Press Releases

    IHA/976
    28 December 2004

    Bam:  Reducing Quake Damage Possible, Says United Nations

    NEW YORK, 25 December (OCHA) -- One year after the earthquake that devastated Bam, Iran, most of the surviving 155,000 inhabitants of that city are still living in tents and temporary shelters.

    On 26 December 2003, the quake, which measured 6.3 to 6.7 on the Richter Scale, destroyed some 80 per cent of Bam’s buildings in 12 seconds, and killed more than 26,000 people.  The majority of those who died or who were injured were crushed to death by falling rubble in their homes.  The quake also destroyed or damaged all 131 schools in or around the city, as well as all heath centres and hospitals.  Despite the frequent occurrence of deadly quakes in Iran, many houses built out of mud bricks did not stand up to the effects of the earthquake.

    “In the immediate aftermath of this tragedy, there was an impressive display of solidarity of response on the part of numerous national and international agencies”, said Jan Egeland, United Nations Emergency Relief Coordinator.  The Ministry of Interior, Ministry of Health, Army and the IRCS launched a massive rescue and relief operation, and more than 1,600 Search and Rescue, Health and Relief personnel from 44 countries arrived.  The United Nations, the International Federation of Red Cross and Red Crescent Societies (IFRC) and various non-governmental organizations mobilized aid, while about 60 countries provided in-kind and cash contributions.

    “However, we also need to act before disasters happen.  The Bam tragedy underscores the need for increased attention to disaster prevention and risk reduction”, Mr. Egeland emphasized.  “There is need to pay more attention to essential buildings and infrastructure, such as schools and hospitals, which are key when an earthquake strikes”, said Salvano Briceno, Director of the United Nations International Strategy for Disaster Reduction.  “Architects, mayors and local and regional land planners have to work hand in hand to reduce vulnerability and to design safer buildings”, he added.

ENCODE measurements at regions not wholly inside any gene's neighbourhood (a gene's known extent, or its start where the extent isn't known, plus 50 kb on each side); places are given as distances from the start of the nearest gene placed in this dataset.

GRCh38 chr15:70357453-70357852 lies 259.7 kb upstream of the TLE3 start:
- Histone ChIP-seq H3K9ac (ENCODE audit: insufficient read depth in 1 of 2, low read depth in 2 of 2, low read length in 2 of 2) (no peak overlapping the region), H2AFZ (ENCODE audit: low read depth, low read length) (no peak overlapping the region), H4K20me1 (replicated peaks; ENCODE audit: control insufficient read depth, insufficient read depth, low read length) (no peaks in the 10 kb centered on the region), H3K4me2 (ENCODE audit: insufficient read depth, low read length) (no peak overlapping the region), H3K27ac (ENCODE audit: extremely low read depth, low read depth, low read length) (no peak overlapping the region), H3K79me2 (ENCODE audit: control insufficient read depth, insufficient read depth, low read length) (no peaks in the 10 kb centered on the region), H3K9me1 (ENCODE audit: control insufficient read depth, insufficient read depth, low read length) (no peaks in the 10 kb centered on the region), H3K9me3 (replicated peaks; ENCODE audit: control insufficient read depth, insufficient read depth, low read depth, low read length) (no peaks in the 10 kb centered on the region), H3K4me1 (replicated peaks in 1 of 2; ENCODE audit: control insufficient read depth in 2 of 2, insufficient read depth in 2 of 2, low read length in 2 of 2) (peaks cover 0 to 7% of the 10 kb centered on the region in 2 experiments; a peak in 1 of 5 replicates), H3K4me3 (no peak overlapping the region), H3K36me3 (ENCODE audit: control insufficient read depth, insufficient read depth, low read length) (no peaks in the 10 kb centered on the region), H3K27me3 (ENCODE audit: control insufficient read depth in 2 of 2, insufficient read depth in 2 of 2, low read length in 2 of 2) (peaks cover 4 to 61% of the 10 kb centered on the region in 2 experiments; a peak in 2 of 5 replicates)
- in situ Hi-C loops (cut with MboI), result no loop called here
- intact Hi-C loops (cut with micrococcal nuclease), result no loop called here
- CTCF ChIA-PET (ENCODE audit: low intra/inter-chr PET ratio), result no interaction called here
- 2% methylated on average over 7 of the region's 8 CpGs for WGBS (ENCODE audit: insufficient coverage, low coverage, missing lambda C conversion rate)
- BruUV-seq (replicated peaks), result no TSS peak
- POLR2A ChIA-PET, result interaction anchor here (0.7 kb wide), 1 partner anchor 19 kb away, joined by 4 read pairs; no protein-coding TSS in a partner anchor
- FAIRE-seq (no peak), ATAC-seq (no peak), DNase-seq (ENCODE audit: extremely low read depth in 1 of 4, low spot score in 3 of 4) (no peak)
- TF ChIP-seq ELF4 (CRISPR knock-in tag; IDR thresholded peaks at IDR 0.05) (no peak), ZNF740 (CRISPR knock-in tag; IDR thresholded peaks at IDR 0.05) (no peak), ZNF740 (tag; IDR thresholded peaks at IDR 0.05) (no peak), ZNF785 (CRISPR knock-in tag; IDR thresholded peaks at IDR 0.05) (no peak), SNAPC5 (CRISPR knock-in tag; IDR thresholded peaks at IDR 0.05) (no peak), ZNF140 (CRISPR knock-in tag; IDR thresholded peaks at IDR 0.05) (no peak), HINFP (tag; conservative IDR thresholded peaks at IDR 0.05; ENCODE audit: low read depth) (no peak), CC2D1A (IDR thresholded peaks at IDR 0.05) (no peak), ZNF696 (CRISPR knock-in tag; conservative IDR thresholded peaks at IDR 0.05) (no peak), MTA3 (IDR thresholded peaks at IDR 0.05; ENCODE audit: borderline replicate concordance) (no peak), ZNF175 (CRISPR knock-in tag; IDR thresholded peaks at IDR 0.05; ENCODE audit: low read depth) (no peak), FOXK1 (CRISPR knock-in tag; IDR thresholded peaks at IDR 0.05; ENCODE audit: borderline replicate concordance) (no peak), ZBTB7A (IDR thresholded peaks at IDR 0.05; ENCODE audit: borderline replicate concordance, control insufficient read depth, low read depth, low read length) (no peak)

These issues will be discussed at the World Conference on Disaster Reduction that will take place in Kobe, Japan from 18 to 22 January 2005, where a plan of action will be adopted for the next 10 years.  More than 2,000 people from over 150 countries will be present at the World Conference, many of whom will be coming from disaster-prone communities to share their own experiences and ideas.

    For further information, please call:  Stephanie Bunker, OCHA New York, tel.:  917 367 5126, mobile:  917 892 1679; Elizabeth Byrs, OCHA Geneva, tel.: 41 22 917 2653, mobile: 41(0) 79 473 4570.

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